Paul Thurrott's Short Takes: August 5

Paul Thurrott's Short Takes: August 5

Because I still dream in French, this edition of Short Takes focuses on Apple’s and Microsoft’s new emojis, Nadella’s cloud confirmation, Microsoft is helping ex-employees in Finland find jobs, all kinds of bug bounties, and more.

Microsoft and Apple take more than slightly different positions with new emojis

You may be amused or disturbed to know that Microsoft and Apple both updated their emoji designs and that, in doing so, both changed the emoji used to represent a gun. But let’s just say you didn’t see this one coming. Apple, taking on an understandable politically correct position and turnings theirs into a toy gun. Microsoft, less understandably, has changed their emoji for a gun, which was previously represented by a toy phaser gun, into an image of a real gun. Wait. What? “Our intent with every glyph is to align with the global Unicode standard, and the previous design did not map to industry designs or our customers’ expectations of the emoji definition,” a ham-handed Microsoft statement tries to—but fails to—explain. Seems a bit clueless, and more than a bit insensitive—to me.

Sponsored Content

Maximize Value from Microsoft Defender

In this ebook, you’ll learn why Red Canary’s platform and expertise bring you the highest possible value from your Microsoft Defender for Endpoint investment, deployment, or migration.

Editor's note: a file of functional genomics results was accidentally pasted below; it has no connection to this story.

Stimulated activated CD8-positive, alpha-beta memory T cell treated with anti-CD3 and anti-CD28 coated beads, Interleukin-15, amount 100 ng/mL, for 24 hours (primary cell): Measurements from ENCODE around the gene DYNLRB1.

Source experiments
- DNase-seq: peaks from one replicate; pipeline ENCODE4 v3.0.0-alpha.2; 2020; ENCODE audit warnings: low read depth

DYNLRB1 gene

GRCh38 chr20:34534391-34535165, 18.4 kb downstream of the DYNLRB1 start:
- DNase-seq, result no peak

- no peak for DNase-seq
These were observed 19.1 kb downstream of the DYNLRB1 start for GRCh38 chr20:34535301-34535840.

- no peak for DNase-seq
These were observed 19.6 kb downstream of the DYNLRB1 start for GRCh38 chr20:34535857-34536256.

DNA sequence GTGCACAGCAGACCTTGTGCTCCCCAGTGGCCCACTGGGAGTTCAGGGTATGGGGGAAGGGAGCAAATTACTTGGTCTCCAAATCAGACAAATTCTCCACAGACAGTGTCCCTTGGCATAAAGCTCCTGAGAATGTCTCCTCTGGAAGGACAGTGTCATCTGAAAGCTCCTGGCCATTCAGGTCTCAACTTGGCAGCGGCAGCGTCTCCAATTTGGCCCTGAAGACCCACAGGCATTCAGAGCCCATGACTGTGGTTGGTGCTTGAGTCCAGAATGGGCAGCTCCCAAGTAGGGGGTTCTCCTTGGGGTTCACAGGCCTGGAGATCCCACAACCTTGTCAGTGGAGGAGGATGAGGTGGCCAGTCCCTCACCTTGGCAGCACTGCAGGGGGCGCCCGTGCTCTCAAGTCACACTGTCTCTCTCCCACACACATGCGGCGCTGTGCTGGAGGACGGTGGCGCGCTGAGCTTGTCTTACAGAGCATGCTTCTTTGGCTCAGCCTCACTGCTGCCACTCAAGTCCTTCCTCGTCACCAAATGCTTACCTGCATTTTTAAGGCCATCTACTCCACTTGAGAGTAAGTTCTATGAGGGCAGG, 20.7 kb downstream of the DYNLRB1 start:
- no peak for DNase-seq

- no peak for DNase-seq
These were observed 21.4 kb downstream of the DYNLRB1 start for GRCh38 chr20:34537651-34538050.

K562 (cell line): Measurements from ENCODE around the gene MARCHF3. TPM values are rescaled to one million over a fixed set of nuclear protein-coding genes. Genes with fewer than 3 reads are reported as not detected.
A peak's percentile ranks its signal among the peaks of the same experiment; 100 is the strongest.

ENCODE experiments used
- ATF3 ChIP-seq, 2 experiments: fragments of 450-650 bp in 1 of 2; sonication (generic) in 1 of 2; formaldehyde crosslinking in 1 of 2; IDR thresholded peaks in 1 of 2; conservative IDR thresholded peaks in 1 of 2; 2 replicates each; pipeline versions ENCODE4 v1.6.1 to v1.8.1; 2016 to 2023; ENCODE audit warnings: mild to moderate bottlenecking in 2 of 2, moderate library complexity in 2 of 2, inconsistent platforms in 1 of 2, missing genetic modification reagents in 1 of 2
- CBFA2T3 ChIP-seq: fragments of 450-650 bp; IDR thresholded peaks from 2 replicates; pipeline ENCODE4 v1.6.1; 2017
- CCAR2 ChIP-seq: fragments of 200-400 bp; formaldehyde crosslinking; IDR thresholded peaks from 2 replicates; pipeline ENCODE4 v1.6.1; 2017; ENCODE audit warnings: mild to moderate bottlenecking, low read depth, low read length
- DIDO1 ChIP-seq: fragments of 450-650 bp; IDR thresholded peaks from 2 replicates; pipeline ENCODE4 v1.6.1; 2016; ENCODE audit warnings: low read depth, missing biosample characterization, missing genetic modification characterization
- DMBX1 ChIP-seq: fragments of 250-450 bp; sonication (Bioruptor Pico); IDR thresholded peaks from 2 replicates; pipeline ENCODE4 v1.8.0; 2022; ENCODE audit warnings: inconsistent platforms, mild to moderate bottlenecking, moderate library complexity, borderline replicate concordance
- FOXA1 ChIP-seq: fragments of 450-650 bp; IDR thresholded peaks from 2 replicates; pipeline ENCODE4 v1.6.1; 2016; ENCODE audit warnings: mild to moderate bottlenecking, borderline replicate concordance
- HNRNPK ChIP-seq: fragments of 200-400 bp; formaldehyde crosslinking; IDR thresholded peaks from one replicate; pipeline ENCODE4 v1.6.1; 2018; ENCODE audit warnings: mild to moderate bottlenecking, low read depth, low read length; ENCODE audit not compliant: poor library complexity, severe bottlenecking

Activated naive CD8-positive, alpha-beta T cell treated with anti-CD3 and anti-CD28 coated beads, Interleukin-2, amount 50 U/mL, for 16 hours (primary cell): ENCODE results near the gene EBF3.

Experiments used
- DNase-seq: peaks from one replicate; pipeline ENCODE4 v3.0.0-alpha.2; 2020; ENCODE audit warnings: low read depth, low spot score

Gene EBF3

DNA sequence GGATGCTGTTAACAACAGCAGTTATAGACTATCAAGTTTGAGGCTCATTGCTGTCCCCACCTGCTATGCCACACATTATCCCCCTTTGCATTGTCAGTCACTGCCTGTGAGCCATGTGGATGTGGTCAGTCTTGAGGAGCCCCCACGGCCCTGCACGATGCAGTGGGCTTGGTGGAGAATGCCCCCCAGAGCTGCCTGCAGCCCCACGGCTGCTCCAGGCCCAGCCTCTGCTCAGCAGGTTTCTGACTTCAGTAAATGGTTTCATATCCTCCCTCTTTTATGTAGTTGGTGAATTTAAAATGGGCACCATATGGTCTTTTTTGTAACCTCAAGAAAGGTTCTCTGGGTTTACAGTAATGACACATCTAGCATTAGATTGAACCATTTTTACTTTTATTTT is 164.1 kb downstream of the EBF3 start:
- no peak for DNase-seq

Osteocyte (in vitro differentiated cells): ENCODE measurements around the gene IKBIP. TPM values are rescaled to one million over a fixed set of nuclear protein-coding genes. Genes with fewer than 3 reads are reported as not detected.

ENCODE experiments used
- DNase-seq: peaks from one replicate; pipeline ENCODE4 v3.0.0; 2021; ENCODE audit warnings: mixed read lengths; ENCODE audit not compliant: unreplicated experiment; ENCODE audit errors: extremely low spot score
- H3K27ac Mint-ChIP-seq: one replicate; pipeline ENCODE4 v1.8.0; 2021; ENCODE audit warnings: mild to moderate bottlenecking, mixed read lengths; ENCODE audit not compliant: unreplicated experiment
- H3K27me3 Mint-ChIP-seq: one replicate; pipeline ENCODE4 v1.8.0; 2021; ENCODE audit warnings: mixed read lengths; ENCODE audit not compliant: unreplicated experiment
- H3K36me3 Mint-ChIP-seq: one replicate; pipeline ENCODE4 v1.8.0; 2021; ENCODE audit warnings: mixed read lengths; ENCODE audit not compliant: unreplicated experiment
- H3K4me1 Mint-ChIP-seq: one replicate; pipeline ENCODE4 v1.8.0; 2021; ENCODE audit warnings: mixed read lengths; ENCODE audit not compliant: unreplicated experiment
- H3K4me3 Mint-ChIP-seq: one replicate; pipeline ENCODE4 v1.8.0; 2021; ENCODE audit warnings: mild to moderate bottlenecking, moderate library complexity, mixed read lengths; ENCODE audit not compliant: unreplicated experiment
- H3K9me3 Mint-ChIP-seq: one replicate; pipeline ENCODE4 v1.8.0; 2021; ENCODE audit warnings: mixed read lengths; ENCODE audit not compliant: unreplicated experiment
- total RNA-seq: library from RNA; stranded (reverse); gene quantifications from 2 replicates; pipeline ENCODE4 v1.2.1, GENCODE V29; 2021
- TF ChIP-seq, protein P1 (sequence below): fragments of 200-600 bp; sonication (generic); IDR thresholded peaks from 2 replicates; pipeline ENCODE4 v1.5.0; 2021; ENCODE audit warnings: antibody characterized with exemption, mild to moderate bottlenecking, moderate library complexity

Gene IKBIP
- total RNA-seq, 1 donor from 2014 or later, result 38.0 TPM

“Is your Windows 10 user account an Administrator? Here’s how to quickly find out”

If you want to read that article, you probably don’t need to know.

In interview, Nadella confirms that Microsoft’s future is the cloud

In an interview with Bloomberg—in which he uttered the word “Windows” exactly one time and never uttered the word “phone” even once—Microsoft CEO Satya Nadella confirmed what we’ve known for a while now: The company’s future is in cloud computing, period. But the thing I was most interested in was Nadella’s take on the actual platform shifts that will occur as Microsoft transforms itself: Mobile first, cloud first, of course. Conversations as a platform. The democratization of machine learning. And mixed reality. Those are good things to remember whenever you see Microsoft announce a new product or service going forward.

“What’s the worst piece of advice you’ve ever received?”

“You should ship that app first on Windows phone.”

Microsoft is helping former employees in Finland find jobs

Here’s some good news for those concerned about the impact of several massive rounds of Microsoft layoffs in its phone businesses, especially in the Finland-based former Nokia facilities: Microsoft is actually trying to help them find jobs. A report in ZDNet describes an initiative called Polku by which Microsoft is “helping people get employed again, either by starting their own company and creating their own jobs in Finland or finding a new job outside Microsoft.” Microsoft says that 95 percent of those it laid off in the past past year in Finland have participated in Polku, and that about half of them have found new employment. And the companies started by Polku participants have created over 250 new jobs.

“Windows Phone Losing Developer Interest As Android Gains All the Love”

When exactly was there interest?

Microsoft offers $15,000 bug bounty for remote attacks on Edge browser